I’ve mentioned previously that some people might be able to fight COVID-19 with T cells even if they don’t have antibodies to the virus. Over at Science, some information on a new study (emphasis mine):
It confirms that convalescent [i.e., recovering] patients from the current epidemic show T-cell responses. . . .
Turning to patients who had caught SARS back in 2003 and recovered . . . these patients still have (17 years later!) a robust T-cell response to the original SARS coronavirus’s N protein. . . . These cross-react with the new SARS CoV-2 N protein as well. This makes one think, as many have been wondering, that T-cell driven immunity is perhaps the way to reconcile the apparent paradox between (1) antibody responses that seem to be dropping week by week in convalescent patients but (2) few (if any) reliable reports of actual re-infection. That would be good news indeed.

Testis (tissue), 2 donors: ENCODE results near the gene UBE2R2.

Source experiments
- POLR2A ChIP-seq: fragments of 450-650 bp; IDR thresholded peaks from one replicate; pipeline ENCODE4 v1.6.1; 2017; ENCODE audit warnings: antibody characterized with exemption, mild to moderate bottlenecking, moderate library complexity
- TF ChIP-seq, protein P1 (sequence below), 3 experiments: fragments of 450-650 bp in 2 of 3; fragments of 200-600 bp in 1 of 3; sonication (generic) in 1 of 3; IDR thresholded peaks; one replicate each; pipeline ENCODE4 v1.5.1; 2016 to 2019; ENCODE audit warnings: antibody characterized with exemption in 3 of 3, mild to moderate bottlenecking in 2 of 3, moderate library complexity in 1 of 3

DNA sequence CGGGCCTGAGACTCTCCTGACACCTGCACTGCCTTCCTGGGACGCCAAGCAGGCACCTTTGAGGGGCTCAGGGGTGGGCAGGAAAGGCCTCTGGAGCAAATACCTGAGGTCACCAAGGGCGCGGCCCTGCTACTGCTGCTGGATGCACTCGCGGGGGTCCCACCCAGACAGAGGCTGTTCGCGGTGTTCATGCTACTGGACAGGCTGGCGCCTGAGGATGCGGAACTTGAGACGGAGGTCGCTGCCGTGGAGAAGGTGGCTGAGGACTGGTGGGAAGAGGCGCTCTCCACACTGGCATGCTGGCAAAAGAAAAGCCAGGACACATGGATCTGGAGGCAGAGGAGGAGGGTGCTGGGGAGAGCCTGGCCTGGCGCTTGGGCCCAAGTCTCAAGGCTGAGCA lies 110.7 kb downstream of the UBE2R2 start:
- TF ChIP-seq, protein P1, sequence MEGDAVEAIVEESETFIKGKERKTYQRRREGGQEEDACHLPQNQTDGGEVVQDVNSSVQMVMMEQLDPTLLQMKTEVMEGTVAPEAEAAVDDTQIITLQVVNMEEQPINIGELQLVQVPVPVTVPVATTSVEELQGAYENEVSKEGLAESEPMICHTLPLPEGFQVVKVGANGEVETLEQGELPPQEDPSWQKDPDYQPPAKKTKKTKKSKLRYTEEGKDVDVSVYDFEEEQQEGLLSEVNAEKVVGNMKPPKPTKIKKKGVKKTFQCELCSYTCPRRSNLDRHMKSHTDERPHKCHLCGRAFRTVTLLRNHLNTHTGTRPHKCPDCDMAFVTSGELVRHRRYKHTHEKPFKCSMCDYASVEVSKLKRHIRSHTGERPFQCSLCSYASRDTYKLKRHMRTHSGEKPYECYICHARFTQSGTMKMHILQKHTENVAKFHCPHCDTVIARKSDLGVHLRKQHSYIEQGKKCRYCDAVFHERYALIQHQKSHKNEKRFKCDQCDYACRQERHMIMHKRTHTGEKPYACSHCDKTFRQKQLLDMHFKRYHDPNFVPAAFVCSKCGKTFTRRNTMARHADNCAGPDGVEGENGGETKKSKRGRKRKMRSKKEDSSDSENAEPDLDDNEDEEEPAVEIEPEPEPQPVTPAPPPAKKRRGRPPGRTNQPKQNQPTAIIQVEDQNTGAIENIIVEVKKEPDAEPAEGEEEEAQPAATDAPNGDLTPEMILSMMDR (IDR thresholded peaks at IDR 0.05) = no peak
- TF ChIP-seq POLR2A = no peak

And turning to patients who have never been exposed to either SARS or the latest SARS CoV-2, this new work confirms that there are people who nonetheless have T cells that are reactive to protein antigens from the new virus. As in the earlier paper, these cells have a different pattern of reactivity compared to people who have recovered from the current pandemic (which also serves to confirm that they truly have not been infected this time around). . . . It turns out that the T cells are recognizing particular protein regions that have low homology to those found in the “common cold” coronaviruses – but do have very high homology to various animal coronaviruses.
Very interesting indeed! That would argue that there has been past zoonotic coronavirus transmission in humans, unknown viruses that apparently did not lead to serious disease, which have provided some people with a level of T-cell based protection to the current pandemic. This could potentially help to resolve another gap in our knowledge, as mentioned in that recent post: when antibody surveys come back saying that (say) 95% of a given population does not appear to have been exposed to the current virus, does that mean that all 95% of them are vulnerable – or not?